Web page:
Sue's small year challenge

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Alex Rogers
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I'm a rank beginner compared to you guys with 212 (aussie birds - have another 130 or so southern African birds), of which I've seen 174 this year. It does keep the excitement levels up with "lifers" possible any time and very likely whenever I travel :-) 

Obviously for this little comp photo ID is essential - but do I understand from you both that many birders will normally not count a personal lifer unless they get a clearly identifiable photo for their own records? Interesting, that certainly ups the difficulty, but I can see how that would improve the quality of your data (i.e. keep one honest!)

sue818
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I think the photographers require a photo as proof of a lifer but not every birder is into photography. Some record sightings & details in notebooks and may do sketches to capture field marks, shape, colour, habitat, behaviour & so on.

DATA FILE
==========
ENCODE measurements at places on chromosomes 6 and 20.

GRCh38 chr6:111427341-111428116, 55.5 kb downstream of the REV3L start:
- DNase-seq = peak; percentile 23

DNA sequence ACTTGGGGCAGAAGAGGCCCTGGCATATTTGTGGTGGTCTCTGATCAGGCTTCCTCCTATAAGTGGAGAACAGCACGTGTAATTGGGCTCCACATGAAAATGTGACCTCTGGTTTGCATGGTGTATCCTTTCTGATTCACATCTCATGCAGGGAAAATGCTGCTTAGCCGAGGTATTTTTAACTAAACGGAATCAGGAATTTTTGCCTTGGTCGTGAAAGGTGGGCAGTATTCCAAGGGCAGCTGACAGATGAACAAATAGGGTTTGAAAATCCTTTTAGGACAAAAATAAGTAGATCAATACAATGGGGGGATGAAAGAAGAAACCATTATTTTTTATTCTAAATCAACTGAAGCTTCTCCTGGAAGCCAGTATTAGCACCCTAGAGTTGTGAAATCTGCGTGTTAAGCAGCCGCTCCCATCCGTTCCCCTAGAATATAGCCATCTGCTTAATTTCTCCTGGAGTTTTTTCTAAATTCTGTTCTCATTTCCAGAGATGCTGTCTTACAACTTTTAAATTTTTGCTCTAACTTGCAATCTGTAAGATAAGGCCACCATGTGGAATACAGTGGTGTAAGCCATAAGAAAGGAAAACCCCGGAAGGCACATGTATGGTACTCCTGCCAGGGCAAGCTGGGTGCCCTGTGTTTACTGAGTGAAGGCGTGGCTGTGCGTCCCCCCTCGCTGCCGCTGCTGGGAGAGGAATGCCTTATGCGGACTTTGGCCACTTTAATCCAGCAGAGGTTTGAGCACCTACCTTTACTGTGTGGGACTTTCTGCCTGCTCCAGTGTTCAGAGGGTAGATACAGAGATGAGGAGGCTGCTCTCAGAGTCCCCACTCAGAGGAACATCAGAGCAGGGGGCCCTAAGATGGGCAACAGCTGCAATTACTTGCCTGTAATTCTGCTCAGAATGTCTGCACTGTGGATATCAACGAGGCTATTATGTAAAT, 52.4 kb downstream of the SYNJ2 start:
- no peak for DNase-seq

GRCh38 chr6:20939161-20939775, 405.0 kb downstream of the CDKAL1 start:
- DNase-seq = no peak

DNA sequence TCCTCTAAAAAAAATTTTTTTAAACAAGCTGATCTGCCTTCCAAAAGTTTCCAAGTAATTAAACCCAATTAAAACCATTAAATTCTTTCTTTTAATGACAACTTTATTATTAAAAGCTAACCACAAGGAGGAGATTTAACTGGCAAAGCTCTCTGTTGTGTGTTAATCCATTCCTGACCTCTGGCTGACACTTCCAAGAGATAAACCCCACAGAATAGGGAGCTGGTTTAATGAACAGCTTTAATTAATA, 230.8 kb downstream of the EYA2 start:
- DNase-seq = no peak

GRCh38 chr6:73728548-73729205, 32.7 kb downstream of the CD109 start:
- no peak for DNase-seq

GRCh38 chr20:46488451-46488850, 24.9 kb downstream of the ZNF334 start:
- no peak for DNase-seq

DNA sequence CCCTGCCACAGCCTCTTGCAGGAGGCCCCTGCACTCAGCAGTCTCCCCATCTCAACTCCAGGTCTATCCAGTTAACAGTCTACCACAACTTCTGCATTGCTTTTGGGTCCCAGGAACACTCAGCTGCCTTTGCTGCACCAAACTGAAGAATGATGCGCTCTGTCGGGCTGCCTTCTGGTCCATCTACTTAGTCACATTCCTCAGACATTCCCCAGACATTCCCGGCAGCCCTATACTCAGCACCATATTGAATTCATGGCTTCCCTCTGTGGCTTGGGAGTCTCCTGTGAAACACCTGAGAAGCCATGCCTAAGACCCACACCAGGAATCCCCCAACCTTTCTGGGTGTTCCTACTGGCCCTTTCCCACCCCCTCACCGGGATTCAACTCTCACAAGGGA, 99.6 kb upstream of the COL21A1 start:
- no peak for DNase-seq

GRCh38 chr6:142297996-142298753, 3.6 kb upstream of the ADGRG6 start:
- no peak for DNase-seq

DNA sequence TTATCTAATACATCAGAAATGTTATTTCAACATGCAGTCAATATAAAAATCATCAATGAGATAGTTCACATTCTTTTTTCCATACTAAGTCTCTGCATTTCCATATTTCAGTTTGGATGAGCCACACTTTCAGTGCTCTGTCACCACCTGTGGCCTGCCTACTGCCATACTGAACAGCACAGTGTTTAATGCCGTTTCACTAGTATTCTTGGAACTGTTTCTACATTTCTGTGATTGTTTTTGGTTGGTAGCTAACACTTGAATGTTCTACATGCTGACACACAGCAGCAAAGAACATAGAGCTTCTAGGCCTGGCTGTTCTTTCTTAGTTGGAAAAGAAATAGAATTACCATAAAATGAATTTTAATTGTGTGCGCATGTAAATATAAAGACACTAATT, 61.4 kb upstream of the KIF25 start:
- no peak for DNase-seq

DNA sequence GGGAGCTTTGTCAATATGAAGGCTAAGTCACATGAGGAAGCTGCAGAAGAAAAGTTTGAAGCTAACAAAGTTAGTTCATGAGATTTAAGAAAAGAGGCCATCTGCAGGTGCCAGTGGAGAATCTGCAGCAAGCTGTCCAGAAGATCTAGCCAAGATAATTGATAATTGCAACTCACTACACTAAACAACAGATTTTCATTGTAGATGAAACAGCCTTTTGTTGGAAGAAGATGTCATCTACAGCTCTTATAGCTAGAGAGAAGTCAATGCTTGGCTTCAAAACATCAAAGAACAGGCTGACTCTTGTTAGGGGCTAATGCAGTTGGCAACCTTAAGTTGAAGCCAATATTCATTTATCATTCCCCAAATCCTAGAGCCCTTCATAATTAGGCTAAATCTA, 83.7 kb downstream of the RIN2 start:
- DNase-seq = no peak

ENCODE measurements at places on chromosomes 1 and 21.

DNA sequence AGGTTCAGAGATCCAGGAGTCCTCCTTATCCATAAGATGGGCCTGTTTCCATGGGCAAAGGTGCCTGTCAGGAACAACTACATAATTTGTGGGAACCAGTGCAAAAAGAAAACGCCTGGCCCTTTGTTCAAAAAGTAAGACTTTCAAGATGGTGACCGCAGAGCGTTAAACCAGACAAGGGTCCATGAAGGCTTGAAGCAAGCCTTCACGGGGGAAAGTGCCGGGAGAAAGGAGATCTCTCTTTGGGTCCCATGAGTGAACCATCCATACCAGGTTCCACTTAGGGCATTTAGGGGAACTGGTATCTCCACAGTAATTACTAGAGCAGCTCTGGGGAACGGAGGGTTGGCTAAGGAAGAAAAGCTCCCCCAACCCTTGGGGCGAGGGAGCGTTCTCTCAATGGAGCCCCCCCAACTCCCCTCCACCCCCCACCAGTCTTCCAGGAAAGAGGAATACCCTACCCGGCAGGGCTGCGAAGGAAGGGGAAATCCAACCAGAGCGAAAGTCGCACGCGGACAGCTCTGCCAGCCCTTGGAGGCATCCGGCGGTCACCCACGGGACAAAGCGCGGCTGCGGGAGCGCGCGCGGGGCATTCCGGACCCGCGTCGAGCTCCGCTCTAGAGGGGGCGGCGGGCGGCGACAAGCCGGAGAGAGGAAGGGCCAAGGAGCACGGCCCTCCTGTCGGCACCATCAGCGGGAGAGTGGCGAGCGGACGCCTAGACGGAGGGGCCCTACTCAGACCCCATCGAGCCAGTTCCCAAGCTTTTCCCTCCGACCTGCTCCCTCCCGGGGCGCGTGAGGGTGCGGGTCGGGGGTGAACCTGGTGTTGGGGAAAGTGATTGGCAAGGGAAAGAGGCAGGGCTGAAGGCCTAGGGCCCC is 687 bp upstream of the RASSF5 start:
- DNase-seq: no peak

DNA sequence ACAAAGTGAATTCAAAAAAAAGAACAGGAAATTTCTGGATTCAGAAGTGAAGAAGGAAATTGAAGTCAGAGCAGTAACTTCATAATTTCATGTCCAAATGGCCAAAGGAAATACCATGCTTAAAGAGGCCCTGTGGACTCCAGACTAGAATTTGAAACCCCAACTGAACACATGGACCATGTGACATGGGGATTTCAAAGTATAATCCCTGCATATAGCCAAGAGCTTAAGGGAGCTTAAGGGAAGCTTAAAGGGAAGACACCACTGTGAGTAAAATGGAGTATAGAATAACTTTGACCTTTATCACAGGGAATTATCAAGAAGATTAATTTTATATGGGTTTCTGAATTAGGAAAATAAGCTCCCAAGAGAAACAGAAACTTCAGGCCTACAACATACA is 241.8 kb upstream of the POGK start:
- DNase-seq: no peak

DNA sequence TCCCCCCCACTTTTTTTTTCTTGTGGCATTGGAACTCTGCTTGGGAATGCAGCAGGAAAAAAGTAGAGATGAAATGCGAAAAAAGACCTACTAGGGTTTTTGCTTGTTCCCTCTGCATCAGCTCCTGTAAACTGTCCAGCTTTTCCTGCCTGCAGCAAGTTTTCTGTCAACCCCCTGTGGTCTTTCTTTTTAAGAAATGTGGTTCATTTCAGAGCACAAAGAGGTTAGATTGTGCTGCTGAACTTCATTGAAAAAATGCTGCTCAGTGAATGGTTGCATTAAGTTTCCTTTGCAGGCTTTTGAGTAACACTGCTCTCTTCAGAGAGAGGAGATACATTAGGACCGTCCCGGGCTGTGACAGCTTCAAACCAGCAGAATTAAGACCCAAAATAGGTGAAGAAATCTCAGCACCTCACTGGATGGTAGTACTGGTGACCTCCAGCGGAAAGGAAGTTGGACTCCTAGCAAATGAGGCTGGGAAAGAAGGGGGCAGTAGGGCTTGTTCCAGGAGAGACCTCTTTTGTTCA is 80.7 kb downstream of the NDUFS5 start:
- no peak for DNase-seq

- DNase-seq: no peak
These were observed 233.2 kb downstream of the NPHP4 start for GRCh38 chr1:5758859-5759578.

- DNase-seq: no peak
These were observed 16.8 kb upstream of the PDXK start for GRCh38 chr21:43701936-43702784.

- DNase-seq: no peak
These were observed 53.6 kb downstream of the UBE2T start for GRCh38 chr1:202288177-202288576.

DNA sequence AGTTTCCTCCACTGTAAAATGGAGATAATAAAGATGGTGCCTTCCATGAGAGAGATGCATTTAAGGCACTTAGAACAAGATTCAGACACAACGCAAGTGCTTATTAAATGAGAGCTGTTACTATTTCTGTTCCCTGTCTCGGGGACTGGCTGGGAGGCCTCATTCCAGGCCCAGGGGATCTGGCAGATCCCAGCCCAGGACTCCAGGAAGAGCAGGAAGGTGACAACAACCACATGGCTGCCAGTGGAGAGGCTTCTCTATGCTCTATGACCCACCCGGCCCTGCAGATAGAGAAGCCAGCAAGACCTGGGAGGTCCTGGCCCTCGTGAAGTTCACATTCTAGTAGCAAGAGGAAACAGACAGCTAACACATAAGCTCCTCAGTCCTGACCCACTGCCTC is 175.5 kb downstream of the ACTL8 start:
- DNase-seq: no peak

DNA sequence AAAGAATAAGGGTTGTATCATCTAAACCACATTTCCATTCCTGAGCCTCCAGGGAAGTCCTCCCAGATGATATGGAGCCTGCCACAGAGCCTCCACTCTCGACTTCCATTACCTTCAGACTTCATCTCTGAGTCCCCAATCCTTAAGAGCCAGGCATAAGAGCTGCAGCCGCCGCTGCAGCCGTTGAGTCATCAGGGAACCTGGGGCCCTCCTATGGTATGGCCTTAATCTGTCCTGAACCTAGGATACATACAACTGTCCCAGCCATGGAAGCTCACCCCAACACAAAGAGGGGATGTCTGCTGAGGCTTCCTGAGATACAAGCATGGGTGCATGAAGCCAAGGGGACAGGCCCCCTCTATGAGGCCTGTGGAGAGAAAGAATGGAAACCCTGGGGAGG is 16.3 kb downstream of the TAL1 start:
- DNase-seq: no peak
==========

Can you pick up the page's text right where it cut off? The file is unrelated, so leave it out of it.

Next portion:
I personally like a photo for my own confimation & find it is often helpful after the event ... sometimes a surprise is waiting just to one side. It is also great proof if you see a bird out of area or a vagrant. Two vagrants are on my list & both were accidental sightings; a Citrine Wagtail at a small wetland in Mudgee, NSW & a Rosy Starling on a floodplain in Arnhemland. For the first, I was on my own so a picture was great proof & the second was with a bus load of other birders.